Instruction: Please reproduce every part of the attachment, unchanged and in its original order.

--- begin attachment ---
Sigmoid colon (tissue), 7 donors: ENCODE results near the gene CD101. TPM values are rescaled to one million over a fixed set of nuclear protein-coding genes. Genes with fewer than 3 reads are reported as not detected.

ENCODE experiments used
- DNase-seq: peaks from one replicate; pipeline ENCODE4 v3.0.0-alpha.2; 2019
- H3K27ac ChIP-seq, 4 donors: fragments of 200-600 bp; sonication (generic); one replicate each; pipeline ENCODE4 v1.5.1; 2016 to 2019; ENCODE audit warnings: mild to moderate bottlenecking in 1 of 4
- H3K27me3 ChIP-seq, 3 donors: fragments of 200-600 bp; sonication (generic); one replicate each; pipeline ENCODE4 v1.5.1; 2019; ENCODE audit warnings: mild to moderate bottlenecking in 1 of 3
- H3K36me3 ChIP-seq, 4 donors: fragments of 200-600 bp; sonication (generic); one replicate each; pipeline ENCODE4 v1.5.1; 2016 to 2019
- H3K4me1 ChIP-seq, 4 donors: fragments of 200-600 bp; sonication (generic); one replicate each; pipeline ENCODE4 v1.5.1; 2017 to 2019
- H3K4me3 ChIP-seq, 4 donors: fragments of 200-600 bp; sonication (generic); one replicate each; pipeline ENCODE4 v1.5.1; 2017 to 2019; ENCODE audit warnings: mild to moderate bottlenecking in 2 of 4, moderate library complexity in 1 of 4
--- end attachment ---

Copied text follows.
Sigmoid colon (tissue), 7 donors: ENCODE results near the gene CD101. TPM values are rescaled to one million over a fixed set of nuclear protein-coding genes. Genes with fewer than 3 reads are reported as not detected.

ENCODE experiments used
- DNase-seq: peaks from one replicate; pipeline ENCODE4 v3.0.0-alpha.2; 2019
- H3K27ac ChIP-seq, 4 donors: fragments of 200-600 bp; sonication (generic); one replicate each; pipeline ENCODE4 v1.5.1; 2016 to 2019; ENCODE audit warnings: mild to moderate bottlenecking in 1 of 4
- H3K27me3 ChIP-seq, 3 donors: fragments of 200-600 bp; sonication (generic); one replicate each; pipeline ENCODE4 v1.5.1; 2019; ENCODE audit warnings: mild to moderate bottlenecking in 1 of 3
- H3K36me3 ChIP-seq, 4 donors: fragments of 200-600 bp; sonication (generic); one replicate each; pipeline ENCODE4 v1.5.1; 2016 to 2019
- H3K4me1 ChIP-seq, 4 donors: fragments of 200-600 bp; sonication (generic); one replicate each; pipeline ENCODE4 v1.5.1; 2017 to 2019
- H3K4me3 ChIP-seq, 4 donors: fragments of 200-600 bp; sonication (generic); one replicate each; pipeline ENCODE4 v1.5.1; 2017 to 2019; ENCODE audit warnings: mild to moderate bottlenecking in 2 of 4, moderate library complexity in 1 of 4